VOSSLOH has been working on dynamic wheel-rail forces along track discontinuities for some time. Track discontinuities determine the overall vehicle-track-interaction for safety, ride quality and maintenance.
In general, the behaviour of a railway and the maintenance strategy depend on the overall track quality, which includes track geometry, track stiffness and damping.
Track quality can be evaluated by measurements taken along track sections. Together with a co-simulation model based on the Finite Element Method (FEM) and Multi-Body Simulation (MBS) it is now possible to validate different scenarios using measured data and dynamic wheel-rail forces along sections of high-speed lines without simplifying the track structure into interconnected single elements.
This co-simulation was examined intensively to optimise Vossloh’s rail fastening systems and particularly for the development of new tension clamps which must be insensitive to moderate external vibrations in order to reduce the risk of possible track faults.
Until now, fastening systems have been designed according to technical specifications such as fatigue strength and creep resistance and normally using CAD geometry simulations which allow a 3D representation. FEM also includes material parameters in the simulation. For fastening systems or angle guide plates, for example, conclusions can be drawn about elasticity, clamping force, fatigue strength, load and possible failure. MBS also considers the time factor using a 4D representation. Already used in the automobile industry as a standard, Vossloh has now applied this to railways. Taking rail maintenance and wheel quality into account, the use of safety factors can provide even more precise information about which tolerances in the track are still safe.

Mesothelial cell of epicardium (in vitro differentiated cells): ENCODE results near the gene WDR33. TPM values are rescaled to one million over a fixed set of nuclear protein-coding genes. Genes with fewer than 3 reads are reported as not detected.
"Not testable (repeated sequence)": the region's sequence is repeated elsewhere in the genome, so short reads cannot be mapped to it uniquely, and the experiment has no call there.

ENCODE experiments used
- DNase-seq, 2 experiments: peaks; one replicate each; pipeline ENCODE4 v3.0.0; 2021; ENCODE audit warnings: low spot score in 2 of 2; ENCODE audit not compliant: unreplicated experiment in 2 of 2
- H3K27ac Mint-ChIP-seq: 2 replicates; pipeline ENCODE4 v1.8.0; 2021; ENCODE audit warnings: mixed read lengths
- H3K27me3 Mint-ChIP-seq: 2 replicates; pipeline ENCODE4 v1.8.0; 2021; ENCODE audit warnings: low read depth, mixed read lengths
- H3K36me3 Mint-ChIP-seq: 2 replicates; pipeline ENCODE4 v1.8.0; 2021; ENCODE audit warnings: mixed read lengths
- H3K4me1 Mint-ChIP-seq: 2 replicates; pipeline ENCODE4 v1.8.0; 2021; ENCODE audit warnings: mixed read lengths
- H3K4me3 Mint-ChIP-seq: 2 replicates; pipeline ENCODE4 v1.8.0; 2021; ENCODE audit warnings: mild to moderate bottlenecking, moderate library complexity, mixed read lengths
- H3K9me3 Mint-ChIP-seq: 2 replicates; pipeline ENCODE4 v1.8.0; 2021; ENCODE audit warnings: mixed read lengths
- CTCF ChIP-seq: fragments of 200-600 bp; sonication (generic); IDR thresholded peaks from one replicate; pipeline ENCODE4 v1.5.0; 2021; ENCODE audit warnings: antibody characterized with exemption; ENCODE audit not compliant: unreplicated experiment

In addition, FEM and MBS save a lot of time and money since all solutions are developed on a computer. Reconciliation with reality takes place only after a certain degree of design maturity, after pre-conversion to the computer, prototyping and subsequent laboratory tests.
MBS also allows the investigation of the natural frequency or vibrations of a component, which is difficult to determine in reality using amplitudes only.
In order to ensure durability and safety, the different damping behaviour, which can raise problems depending on the softness of the subsoil structure and the rigidity of the superstructure, must be considered.
If a train excites the track through the wheel we consider this a rail contact mechanism. Under certain track conditions, such as uneven track settlement or corrugation, the train load can be significantly higher than the static value. In addition, the vehicle can contribute to dynamic loads, for example through wheel flats.
This excitation is not only important due to its magnitude, but also due to its characteristic frequency. This frequency fext can be calculated as follows: fext = V / (3.6 x L), where fext is the excitation frequency (Hz), V stands for speed in km/h, and L represents the characteristic wave length in metres.
With vehicle-driven excitation, such as polygonised wheels, this excitation frequency is constant during the entire passage of the vehicle. There are also many characteristic frequencies from the track structure, the so-called natural frequencies. If the natural frequencies of the tension clamp happen to be identical to the excitation frequency from the vehicle, the tension clamp will be in resonance vibration.
Exceptional, high additional loads occur, particularly with high-speed trains, in the form of high-frequency vibrations at the same time which, under certain circumstances, can overload a conventional fastening system.
With this background, Vossloh and its partners have carried out intensive examinations to optimise rail fastening systems and, in particular, for the further development of tension clamps.
FEM analysis is performed using an Ansys-Workbench as a coupled analysis. The first step involves calculating the preload status using static analysis. This corresponds to the tension clamp assembly process. The tension clamp is fastened by tightening the screw, resulting in preload in the component. The characteristic curve represents the relationship between the preloading path and the resulting force.